ATT&CK Series: Command and Control
August 06, 2019
Regardless of motivation, industry affiliation, or target, attackers are often compelled to find methods by which they can leverage compromised hosts to accomplish their objectives. Compromised e-mail accounts and cloud-based resources can provide a wealth of information, however highly-secured environments often require internal network access and host interaction to compromise sensitive data (such as PCI-DSS cardholder data environments).
Although attackers can identify and exfiltrate data through a myriad of compromise methods, one of the most commonly-used methods is the establishment of remote command and control (C2) sessions. Remote C2 enables attackers to accomplish tasks as if they were sitting in front of a compromised computer and typing on the keyboard. In some cases, remote C2 can also allow for interactions that would not usually be possible in a local context (e.g., multiple simultaneous interactive logons, BIOS interaction through out-of-band-management functionality, etc.).
Remote C2 can manifest in many forms including bespoke malicious software designed to evade detection, off-the-shelf attack simulation software, enterprise system administration software or use of built-in remote administration tools.
In this post, we will review ATT&CK’s C2 techniques from an attacker’s point of view. The techniques covered here are not inclusive of every possible method for establishing C2 on a compromised system but are a reflective sample of commonly-observed contemporary methods used by attackers.
The ever-present fight between attackers and defenders has rendered surreptitious establishment of C2 an increasingly difficult proposition. To avoid detection, attackers are leveraging methods of C2 that are indistinguishable from normal user traffic, such as the use of legitimate remote desktop support software to interact with compromised machines. Software solutions like these are commonly used within corporate network environments for legitimate purposes, which can make malicious activity hard to detect.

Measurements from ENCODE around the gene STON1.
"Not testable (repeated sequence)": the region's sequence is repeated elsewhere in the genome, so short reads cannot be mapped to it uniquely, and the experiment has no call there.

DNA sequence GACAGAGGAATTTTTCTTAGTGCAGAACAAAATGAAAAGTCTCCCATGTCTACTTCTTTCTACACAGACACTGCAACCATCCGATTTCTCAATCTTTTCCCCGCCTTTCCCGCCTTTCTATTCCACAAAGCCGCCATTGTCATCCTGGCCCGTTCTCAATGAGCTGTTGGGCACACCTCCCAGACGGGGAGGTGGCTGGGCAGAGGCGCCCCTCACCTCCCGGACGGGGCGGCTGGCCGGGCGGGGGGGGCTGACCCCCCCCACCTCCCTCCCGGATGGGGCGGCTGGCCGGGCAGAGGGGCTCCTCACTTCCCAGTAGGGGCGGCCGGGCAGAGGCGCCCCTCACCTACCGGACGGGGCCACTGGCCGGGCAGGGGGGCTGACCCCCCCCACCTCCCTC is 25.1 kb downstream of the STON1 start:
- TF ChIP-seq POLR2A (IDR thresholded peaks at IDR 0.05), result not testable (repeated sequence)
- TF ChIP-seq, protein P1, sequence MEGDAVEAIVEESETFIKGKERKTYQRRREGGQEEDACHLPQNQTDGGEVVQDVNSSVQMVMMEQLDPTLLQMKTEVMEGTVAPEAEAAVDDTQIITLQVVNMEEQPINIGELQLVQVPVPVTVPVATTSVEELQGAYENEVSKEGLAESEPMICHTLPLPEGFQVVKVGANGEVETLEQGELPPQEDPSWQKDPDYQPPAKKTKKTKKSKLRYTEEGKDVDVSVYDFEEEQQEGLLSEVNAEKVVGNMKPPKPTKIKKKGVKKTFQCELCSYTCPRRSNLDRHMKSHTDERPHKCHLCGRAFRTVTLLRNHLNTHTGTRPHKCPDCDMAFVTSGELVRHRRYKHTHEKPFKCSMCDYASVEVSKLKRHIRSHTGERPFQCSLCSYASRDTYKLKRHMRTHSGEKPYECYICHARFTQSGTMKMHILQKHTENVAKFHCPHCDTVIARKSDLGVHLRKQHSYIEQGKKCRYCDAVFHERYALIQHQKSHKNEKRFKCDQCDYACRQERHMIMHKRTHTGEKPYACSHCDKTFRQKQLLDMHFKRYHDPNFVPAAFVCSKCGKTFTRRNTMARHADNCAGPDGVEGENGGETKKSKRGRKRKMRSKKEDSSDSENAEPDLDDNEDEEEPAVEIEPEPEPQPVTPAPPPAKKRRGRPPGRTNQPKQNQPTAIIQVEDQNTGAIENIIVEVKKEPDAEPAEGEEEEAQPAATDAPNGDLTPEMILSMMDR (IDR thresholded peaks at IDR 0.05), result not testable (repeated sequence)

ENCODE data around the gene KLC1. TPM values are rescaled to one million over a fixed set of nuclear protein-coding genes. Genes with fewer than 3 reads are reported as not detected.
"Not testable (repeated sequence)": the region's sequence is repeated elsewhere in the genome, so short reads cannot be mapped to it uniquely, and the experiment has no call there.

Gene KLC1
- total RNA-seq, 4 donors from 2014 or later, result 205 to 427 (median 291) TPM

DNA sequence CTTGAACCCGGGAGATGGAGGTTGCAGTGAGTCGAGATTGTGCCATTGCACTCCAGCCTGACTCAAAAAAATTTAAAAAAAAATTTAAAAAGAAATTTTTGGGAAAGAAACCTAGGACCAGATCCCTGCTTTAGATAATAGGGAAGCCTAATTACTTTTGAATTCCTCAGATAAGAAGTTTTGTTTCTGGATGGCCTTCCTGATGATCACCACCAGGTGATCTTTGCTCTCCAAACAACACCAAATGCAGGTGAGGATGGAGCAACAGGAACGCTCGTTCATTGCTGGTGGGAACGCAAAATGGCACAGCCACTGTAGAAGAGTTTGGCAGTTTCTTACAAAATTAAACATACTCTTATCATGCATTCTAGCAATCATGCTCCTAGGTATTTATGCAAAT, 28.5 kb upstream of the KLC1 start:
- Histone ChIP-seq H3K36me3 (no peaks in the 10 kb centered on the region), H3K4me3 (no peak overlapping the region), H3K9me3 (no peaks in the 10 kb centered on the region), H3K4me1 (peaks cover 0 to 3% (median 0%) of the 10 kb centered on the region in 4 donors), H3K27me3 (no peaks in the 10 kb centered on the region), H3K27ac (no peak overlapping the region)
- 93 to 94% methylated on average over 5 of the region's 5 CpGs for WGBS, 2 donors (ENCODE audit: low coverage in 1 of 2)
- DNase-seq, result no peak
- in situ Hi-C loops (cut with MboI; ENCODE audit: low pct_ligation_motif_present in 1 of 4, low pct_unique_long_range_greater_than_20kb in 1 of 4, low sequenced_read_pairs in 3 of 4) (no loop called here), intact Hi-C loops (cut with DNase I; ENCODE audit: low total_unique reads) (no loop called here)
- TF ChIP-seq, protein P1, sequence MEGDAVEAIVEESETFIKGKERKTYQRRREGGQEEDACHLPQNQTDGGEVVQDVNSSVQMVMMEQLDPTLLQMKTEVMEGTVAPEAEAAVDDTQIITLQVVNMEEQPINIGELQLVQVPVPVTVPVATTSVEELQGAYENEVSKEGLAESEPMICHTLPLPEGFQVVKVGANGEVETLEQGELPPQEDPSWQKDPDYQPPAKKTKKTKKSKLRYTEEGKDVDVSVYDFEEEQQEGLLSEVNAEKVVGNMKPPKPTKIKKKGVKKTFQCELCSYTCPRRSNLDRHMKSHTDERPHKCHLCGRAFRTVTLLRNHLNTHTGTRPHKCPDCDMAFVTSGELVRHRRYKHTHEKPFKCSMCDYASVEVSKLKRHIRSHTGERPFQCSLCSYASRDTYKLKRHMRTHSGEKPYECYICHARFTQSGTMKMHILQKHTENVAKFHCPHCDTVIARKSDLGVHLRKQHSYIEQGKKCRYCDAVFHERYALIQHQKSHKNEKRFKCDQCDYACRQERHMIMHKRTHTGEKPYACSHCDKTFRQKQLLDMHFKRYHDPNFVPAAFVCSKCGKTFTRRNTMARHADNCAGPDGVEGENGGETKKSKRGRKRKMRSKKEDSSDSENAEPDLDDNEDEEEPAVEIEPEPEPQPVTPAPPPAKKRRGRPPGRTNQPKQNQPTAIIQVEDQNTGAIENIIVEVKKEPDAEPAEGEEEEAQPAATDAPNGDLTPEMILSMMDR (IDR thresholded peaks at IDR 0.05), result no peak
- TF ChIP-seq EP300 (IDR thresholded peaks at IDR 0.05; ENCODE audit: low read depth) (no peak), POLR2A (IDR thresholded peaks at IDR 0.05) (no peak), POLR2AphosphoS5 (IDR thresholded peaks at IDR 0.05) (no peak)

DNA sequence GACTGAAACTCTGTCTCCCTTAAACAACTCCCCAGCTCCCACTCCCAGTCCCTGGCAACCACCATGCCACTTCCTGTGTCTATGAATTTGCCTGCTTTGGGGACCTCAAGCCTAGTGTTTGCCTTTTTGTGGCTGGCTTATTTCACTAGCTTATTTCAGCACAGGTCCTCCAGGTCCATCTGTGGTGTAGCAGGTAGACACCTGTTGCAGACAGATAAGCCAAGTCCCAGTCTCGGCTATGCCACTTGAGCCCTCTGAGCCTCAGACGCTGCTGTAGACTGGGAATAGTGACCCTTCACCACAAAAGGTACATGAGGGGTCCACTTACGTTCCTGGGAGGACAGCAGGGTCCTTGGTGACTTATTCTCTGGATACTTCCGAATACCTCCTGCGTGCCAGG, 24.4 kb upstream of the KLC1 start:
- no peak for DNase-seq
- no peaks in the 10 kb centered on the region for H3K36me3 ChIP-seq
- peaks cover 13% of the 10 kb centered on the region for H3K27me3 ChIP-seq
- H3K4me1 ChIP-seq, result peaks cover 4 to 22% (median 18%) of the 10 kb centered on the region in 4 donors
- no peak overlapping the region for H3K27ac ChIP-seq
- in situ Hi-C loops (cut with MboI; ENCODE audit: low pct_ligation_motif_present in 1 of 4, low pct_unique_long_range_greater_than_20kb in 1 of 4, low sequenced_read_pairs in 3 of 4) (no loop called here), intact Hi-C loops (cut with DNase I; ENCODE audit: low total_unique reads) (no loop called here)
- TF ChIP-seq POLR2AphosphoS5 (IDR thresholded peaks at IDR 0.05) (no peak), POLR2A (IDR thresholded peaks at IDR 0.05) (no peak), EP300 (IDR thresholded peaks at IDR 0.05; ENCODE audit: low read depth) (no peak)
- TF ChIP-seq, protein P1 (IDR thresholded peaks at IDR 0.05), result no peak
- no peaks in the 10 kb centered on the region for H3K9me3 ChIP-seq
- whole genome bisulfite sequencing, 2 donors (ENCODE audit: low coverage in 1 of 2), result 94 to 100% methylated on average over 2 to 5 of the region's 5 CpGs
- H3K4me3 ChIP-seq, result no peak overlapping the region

Using third-party desktop support software could allow an attacker to establish an initial remote C2 session in a corporate network with social engineering techniques such as sending malicious spear-phishing emails with the desktop support software attached, or by enticing users to install the software over the phone with phishing phone calls.
Several mitigation techniques exist for preventing unauthorized use of desktop support software. The first and easiest step to implement should be to configure firewalls to limit traffic to sites and services used by remote desktop software tools. Additionally, the use of application whitelisting to restrict code execution to a list of pre-approved software is an excellent step in securing any machine connected to your network but is not without its drawbacks. If your environment relies on the use of remote desktop support software; that software will need to be whitelisted negating the very benefits of whitelisting. Finally, endpoint protection products can also flag remote desktop support software as malicious to prevent it from executing if a user is tricked into downloading the software.
In an effort to blend in with normal user traffic, attackers may communicate over commonly used ports to bypass firewall restrictions. Some of these include ports used to mimic web browsers, email servers, and DNS requests to prevent discovery of C2 traffic going out to the public internet. For internal networks, attackers may leverage ports and protocols used by remote administration tools such as Secure Shell (SSH), Remote Desktop Protocol (RDP), or Server Message Blog (SMB). This traffic blends in with internal network traffic by mimicking legitimate traffic that would typically be seen between machines on a corporate network.